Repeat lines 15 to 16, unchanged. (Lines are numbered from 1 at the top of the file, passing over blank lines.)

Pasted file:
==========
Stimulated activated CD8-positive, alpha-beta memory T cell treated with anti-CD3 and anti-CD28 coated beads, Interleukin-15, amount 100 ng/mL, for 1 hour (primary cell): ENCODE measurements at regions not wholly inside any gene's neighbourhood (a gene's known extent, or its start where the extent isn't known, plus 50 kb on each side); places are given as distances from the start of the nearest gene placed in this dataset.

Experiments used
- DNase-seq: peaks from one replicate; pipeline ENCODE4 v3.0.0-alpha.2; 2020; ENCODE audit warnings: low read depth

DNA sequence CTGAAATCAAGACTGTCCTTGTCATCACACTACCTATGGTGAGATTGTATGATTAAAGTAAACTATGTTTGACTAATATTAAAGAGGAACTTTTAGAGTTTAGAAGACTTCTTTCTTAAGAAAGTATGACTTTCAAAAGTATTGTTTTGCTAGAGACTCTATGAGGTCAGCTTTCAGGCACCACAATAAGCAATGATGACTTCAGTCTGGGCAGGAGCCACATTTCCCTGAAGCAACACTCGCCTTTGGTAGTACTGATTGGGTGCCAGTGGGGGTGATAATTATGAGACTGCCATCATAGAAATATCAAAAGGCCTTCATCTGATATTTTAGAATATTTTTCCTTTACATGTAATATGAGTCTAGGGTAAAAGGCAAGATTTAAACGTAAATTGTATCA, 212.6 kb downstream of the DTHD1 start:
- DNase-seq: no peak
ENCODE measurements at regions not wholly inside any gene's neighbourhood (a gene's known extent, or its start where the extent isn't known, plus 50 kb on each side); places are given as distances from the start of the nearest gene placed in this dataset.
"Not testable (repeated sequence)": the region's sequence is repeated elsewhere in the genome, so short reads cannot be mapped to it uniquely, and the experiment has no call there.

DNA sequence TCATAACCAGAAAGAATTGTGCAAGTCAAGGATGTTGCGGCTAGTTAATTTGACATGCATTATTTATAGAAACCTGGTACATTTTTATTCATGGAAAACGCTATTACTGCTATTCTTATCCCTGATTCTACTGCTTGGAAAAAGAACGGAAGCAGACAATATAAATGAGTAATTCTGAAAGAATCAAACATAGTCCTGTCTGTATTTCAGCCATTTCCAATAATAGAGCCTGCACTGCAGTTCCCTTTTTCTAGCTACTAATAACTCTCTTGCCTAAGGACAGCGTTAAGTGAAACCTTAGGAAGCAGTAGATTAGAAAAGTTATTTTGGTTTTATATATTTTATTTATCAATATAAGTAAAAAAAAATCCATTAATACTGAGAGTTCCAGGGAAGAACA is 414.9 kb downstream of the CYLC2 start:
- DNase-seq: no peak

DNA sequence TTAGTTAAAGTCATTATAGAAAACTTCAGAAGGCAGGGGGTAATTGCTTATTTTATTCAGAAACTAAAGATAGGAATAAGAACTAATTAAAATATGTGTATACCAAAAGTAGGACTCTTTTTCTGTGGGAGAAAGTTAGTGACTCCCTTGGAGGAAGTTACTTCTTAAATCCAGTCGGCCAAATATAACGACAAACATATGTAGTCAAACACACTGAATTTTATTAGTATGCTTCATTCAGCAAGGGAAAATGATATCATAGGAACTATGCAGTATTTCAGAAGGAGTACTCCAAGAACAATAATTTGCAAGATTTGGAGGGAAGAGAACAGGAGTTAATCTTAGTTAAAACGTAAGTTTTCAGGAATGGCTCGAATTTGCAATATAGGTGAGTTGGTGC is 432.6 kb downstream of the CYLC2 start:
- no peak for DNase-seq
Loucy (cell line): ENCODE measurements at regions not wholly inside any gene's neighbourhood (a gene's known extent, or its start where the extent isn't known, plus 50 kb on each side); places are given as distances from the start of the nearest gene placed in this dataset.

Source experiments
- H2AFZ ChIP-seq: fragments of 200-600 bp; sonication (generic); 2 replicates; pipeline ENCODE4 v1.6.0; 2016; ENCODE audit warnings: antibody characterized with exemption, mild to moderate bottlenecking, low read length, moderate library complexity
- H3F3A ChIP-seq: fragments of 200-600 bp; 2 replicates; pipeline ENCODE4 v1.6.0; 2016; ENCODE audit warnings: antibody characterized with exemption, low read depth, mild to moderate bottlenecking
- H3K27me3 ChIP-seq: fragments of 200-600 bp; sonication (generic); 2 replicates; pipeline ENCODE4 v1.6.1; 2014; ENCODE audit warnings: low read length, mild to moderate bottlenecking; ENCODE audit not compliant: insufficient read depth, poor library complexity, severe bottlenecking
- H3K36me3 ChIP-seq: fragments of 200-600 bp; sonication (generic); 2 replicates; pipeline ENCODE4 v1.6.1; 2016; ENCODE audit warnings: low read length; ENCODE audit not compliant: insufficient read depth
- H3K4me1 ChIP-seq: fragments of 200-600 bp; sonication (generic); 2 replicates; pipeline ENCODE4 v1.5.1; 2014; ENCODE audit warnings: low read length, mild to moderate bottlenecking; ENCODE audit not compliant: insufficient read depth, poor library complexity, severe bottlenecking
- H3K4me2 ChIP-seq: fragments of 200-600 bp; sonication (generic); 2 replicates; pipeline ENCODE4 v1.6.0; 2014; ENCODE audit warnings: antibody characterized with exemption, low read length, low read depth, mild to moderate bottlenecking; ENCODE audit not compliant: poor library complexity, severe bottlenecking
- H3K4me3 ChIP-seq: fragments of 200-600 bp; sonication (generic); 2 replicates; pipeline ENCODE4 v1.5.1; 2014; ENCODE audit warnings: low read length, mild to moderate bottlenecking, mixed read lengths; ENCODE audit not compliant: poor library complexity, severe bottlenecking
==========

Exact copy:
- H3F3A ChIP-seq: fragments of 200-600 bp; 2 replicates; pipeline ENCODE4 v1.6.0; 2016; ENCODE audit warnings: antibody characterized with exemption, low read depth, mild to moderate bottlenecking
- H3K27me3 ChIP-seq: fragments of 200-600 bp; sonication (generic); 2 replicates; pipeline ENCODE4 v1.6.1; 2014; ENCODE audit warnings: low read length, mild to moderate bottlenecking; ENCODE audit not compliant: insufficient read depth, poor library complexity, severe bottlenecking